The pain caused his incredible stride to shorten pretty quickly. Soon enough, sixty year old women were passing him by. He could not believe what was going on. "This is just a Marathon after all. And I am better than that!" or so he thought.

Carmen, my stepmother, started driving the Fiat past some of the trailing runners,
when, whoa, what a surprise, noticed a stick-figured looking specimen in red clothes just up ahead. He was all alone by now.


At this point the shell of what was once a thriving, Mexican food eating man turned around and looked at the car steadily. He stopped in his tracks. I was told that if this scene would be compared to a movie, that hands down, it would be Cujo. Namely, the scene where the dog is giving a tired, catanoic like glaze as the white foam was spewing out of his mouth.

David did not wait. With the top down on the Fiat, my father, like a zombie, robotically made a diagonal B-line to the auto. And then without warning, dove into the moving car. He hadn't even waited for the door to open either.

The morale of the story is this. If you plan to dance with the devil, be sure you are wearing the right shoes. Nevertheless, I love my father, and his enthusiastic optimism, has taught me a great many things about living life with a smile on, even in the worst of situations. My father did (and still does) have a good physique, and with all kidding aside, if he had had a better knowledge of the race, and possibly a good trainer, he REALLY could have been a force to be reckoned with.

Now, if we are talking about Basketball, Tennis, Soccer, Gymnastics, Winter Skiing, Water Skiing, WeightLifting, and Poker Playing (hahah), then I will tell you ... to this day, he completely kicks my butt. Dad, I'm proud of you and your achievements, and always loved that humorous story about your only Marathon experience.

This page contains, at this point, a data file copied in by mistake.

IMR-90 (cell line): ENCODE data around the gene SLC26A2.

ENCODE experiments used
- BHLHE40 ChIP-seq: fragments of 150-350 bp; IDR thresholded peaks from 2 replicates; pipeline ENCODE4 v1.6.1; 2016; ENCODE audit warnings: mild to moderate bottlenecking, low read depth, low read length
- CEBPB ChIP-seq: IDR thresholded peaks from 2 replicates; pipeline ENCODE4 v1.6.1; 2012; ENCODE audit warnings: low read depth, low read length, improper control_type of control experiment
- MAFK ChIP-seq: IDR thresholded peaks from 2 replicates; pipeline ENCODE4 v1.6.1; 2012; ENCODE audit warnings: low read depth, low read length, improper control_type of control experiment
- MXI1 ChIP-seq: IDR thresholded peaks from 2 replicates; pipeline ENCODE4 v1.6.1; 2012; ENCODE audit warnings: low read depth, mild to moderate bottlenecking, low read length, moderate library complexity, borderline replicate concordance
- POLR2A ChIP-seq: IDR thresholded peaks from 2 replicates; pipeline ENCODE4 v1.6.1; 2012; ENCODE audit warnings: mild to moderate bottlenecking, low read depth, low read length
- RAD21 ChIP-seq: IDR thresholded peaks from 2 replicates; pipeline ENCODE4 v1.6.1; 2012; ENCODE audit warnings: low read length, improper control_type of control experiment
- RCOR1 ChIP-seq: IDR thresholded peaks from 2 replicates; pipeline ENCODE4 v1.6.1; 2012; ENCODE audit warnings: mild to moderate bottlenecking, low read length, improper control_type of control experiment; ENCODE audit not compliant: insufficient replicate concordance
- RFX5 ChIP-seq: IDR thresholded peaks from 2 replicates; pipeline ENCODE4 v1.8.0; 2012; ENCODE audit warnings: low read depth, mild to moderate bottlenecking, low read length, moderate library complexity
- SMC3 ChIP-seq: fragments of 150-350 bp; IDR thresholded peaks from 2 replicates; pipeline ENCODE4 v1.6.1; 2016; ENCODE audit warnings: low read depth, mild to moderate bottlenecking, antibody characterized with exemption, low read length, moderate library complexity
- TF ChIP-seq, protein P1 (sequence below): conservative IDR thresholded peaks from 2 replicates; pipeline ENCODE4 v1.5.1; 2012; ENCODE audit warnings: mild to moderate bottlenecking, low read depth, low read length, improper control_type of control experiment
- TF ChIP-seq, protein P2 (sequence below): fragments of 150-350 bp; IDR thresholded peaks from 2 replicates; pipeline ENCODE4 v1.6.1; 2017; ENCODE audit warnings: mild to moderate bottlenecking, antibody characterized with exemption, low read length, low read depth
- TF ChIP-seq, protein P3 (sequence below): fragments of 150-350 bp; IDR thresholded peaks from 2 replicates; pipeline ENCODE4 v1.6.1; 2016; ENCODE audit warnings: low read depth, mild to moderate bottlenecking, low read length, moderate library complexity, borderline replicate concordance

But with that wonderful tale, I now must decide upon an equally difficult decision.

Four days ago, and during my second 7 miler, I felt my left leg even more sore than usual. I did not rest the next day, but did the same course again. My leg's was on fire, so I took off yesterday. Today I went to the Mitchel Athletic Complex (located near the Nassau Coliseum) to pick up my running number. Afterwards, I played wiffle ball with my kids. My legs was still hurting, on and off.

The big question. Do I run and risk a possibly worse injury, or do I walk away, lose my $35 dollar entry fee, ruin my weekly mileage, miss out on an incredibly flat, fast course, with optimal weather tomorrow?

I have always been my worst enemy.

I hate to quit. I ran the New York City Marathon last year with a partially torn calf muscle.

Aerobically, I'm in great shape to do the run.
Just a little while ago, I was walking around, and everything felt good again.

What do I do? What do I do???????

Stay tuned....


Anonymous said...

that was a great story on your website. and told so well! i actually laughed out loud
a few times. that would normally be hard for me to do being that it is 2.30am.

the computer was on, (i rarely turn it off) and i was hungry
so i had some cereal and read what you had to say.
i had no idea what i was in for! omg, it was freaking hysterical!
remember now, i am groggy! it is 230 and i didn't even get to
sleep until 1230...had a long day here babysitting a total of 5 kids.
etc etc....could go on...but you get the idea.

well i hope your leg is doing all right.

ill read later and see what you decided to do.
thanks for the late-night laugh.

ps the part of the wool cap about killed me.

Anonymous said...

Glad to see that that somebody else's myseries can inspire other people's laughter. was pathetically funny!